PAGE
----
“Africa’s population is the fastest-growing in the world. Yet sexual and reproductive health and rights are being neglected amid the pandemic with dire consequences,” says Evelyn Samba for World Population Day (July 11, 2020).
Africa, along with the rest of the world, is currently responding to the COVID-19 pandemic with over 320,000 confirmed COVID-19 cases across the continent so far.
Many African governments have put in place measures to shore up their economies and to cushion their citizens from a downturn in earnings. However, discussions about the effect of COVID-19 on other aspects of life, such as reproductive healthcare, and the well-being of women and girls at risk of gender-based violence, have been largely neglected.
This has already had dire effects on reproductive, maternal, new-born, child and adolescent health in Africa.
The disruption to access to sexual and reproductive health services in Africa is putting pregnant women and their families at increased risk. And this isn’t just a short-term problem.
More unsafe births, less access to contraceptives and increased risk of contracting sexually transmitted diseases also have long-term impacts on women, their families and societies.
In Zimbabwe, the number of caesarean sections performed decreased by 42%, and in April only 15% of births took place with skilled health attendants compared to last year. Access to contraceptives in many areas has decreased by 90%. In some parts of Kenya, only a quarter of pregnant women were able to go to antenatal clinics.
Millions of Africans depend on public health institutions for reproductive health. The United Nations Population Fund (UNFPA) in a report found that in times of crisis, reproductive health needs are likely to be overlooked. But even during the COVID-19 pandemic, African governments need to keep providing reproductive healthcare services.
That means, at the very minimum, the public health sector must be able to address complications of pregnancy and delivery, the transmission of sexually transmitted infections including HIV and AIDS, adolescent sexual and reproductive health concerns, and ensure access to condoms and other contraceptives.
Midwives need to be able to visit women and information campaigns need to continue even when everyone wears a facemask. And even during the pandemic, African women, and their partners, need to have a satisfying and safe sex life – and be able to choose if and when they want to have children.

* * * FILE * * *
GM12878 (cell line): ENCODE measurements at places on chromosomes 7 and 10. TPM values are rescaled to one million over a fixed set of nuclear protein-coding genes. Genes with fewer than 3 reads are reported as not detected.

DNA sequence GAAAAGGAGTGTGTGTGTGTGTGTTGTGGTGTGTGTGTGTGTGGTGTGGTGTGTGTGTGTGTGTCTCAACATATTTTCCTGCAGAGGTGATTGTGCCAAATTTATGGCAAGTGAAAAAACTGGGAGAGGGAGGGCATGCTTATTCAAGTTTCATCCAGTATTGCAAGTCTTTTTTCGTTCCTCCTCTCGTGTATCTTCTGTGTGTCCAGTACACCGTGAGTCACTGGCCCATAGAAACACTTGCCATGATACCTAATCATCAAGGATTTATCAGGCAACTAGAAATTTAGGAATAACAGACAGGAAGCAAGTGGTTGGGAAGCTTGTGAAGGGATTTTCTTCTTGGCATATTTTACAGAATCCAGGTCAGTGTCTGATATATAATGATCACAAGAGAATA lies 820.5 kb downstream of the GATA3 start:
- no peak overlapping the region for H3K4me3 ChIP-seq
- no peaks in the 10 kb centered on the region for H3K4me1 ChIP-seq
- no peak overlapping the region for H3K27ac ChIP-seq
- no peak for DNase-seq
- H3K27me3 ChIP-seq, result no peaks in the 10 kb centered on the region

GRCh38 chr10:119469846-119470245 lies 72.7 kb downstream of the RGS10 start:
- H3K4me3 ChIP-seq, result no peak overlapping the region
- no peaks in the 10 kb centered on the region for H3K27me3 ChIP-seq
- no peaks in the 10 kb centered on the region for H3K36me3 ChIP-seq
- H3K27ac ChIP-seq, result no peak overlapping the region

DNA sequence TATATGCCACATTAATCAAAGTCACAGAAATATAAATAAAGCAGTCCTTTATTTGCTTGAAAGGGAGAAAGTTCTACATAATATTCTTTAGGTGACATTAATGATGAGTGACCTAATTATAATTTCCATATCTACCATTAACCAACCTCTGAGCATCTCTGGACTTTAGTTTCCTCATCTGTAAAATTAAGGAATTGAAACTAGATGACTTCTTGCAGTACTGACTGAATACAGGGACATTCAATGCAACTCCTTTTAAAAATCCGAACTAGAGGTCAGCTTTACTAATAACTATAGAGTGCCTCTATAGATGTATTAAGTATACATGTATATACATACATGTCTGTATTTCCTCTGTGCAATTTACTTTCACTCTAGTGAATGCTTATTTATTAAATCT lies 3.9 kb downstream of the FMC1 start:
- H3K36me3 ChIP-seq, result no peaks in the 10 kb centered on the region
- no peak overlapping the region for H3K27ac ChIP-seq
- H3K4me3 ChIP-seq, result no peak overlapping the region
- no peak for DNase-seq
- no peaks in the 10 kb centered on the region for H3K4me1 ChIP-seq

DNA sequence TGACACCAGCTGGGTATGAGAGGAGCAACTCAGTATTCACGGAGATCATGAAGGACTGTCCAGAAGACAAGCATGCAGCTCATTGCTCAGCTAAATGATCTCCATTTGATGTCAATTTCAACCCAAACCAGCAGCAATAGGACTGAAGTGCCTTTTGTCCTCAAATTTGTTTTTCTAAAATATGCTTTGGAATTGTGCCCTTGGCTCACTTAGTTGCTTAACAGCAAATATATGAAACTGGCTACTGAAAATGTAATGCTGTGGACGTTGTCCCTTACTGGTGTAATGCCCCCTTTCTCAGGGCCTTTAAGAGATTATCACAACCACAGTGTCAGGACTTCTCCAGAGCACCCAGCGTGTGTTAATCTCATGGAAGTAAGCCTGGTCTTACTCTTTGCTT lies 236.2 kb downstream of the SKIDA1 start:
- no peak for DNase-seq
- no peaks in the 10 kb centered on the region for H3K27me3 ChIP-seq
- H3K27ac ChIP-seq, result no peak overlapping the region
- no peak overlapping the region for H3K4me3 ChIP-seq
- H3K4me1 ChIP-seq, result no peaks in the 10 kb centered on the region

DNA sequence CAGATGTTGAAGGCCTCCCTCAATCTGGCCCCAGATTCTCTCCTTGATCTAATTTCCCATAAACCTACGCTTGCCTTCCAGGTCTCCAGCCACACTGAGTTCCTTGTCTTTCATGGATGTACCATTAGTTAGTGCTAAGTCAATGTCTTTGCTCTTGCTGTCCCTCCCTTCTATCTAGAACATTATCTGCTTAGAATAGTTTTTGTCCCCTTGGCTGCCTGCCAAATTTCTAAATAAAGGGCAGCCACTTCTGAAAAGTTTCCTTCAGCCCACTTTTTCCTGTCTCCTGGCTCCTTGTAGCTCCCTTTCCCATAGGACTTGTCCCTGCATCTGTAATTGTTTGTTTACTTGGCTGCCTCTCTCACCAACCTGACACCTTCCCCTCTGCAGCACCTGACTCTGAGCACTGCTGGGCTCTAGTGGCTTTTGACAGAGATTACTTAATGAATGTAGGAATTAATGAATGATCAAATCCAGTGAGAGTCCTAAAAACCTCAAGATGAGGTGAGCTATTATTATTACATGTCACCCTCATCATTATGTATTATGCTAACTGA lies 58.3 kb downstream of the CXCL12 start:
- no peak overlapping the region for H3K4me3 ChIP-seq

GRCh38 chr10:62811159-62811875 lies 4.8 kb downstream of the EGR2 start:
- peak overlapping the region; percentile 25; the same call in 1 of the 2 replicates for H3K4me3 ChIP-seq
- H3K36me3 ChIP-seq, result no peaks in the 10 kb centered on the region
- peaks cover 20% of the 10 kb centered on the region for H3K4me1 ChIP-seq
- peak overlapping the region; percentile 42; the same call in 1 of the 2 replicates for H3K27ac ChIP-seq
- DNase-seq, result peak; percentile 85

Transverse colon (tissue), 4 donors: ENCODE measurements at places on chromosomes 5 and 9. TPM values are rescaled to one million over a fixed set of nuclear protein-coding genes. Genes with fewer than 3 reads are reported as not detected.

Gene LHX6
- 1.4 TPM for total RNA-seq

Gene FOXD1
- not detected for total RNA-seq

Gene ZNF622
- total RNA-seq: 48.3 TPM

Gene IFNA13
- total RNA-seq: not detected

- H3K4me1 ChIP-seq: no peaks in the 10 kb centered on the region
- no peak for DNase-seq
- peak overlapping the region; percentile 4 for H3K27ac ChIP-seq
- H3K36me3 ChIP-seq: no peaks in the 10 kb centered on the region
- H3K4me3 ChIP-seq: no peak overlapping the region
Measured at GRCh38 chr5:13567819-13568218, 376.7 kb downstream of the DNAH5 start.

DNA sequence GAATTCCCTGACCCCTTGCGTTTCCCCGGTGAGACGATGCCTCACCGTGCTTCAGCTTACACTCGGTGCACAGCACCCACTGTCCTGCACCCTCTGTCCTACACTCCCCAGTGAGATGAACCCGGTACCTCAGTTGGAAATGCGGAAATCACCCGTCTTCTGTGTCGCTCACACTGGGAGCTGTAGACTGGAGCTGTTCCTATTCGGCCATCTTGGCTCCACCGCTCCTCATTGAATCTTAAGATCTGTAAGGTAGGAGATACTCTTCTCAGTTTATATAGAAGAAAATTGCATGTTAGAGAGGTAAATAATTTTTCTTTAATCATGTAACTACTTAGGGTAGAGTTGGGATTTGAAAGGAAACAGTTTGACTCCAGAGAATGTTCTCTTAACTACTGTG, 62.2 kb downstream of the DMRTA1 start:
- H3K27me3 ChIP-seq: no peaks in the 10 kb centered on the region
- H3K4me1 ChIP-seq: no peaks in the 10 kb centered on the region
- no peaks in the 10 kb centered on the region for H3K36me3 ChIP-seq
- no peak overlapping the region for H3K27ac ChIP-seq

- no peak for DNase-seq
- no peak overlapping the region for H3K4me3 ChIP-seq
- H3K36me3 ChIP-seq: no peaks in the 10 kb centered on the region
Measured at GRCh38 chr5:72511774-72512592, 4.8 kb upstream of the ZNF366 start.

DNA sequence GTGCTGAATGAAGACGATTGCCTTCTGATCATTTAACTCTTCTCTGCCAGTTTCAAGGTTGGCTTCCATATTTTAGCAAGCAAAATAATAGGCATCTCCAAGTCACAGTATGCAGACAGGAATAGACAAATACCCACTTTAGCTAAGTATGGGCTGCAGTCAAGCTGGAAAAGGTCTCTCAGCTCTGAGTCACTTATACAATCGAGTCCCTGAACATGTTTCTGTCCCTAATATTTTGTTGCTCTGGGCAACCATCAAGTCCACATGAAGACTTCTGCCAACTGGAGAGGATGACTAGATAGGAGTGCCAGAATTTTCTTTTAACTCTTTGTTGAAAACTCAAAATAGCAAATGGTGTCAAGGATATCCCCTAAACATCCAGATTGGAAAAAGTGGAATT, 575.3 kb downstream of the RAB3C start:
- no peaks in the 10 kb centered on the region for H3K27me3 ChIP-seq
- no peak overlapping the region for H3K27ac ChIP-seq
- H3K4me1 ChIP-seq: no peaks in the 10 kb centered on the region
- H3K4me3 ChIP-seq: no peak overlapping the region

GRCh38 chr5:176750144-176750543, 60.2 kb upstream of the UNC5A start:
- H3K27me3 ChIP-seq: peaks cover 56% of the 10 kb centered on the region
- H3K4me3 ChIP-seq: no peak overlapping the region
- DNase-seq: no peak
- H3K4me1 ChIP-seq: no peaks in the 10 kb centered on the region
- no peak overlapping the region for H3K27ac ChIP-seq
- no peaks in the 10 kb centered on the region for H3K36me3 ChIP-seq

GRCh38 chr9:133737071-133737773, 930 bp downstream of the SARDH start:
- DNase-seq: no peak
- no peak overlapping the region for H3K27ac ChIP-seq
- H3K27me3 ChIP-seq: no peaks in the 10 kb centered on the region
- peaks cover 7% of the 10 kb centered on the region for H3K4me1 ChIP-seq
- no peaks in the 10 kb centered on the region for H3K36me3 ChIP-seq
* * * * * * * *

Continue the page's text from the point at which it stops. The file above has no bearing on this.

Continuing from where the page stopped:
If that is not ensured, countries across Africa are likely to see an increase in sexually transmitted infections, including HIV, increased unintended pregnancies and unsafe abortions as well as a rise in maternal and neonatal deaths.
Even before the pandemic, many African governments were struggling with these issues. Many also did not manage to meet funding requirements for health – including sexual and reproductive healthcare.
Despite progress over the years, many African women and girls are still unable to enjoy their reproductive rights. Far too many women do not have access to modern contraceptives, too many adolescents and young people are getting pregnant and getting infected with HIV.
Maternal deaths are still unacceptably high. Sub-Saharan Africa accounted for 66% of the estimated global maternal deaths in 2017.
Improvements achieved over decades are now at stake if we do not pay attention to reproductive healthcare amid the pandemic.
The silver lining is that we have commitment from the highest political office on reproductive healthcare. At the Nairobi Summit on the 25th anniversary of the International Conference on Population and Development (ICPD +25) in 2019, African governments committed to provide much needed family planning information and services, to end preventable maternal deaths and maternal injuries, as well as stopping sexual and gender-based violence and harmful practices.
As African governments reorganise public health systems to respond to COVID-19, decision makers need to keep in mind that, at the same time, it is also imperative to provide adequate funding to meet the reproductive healthcare needs of African women and their partners.
Evelyn Samba is the Kenya country director of DSW. Featured image by Jonathan Torgovnik/Reportage by Getty Images.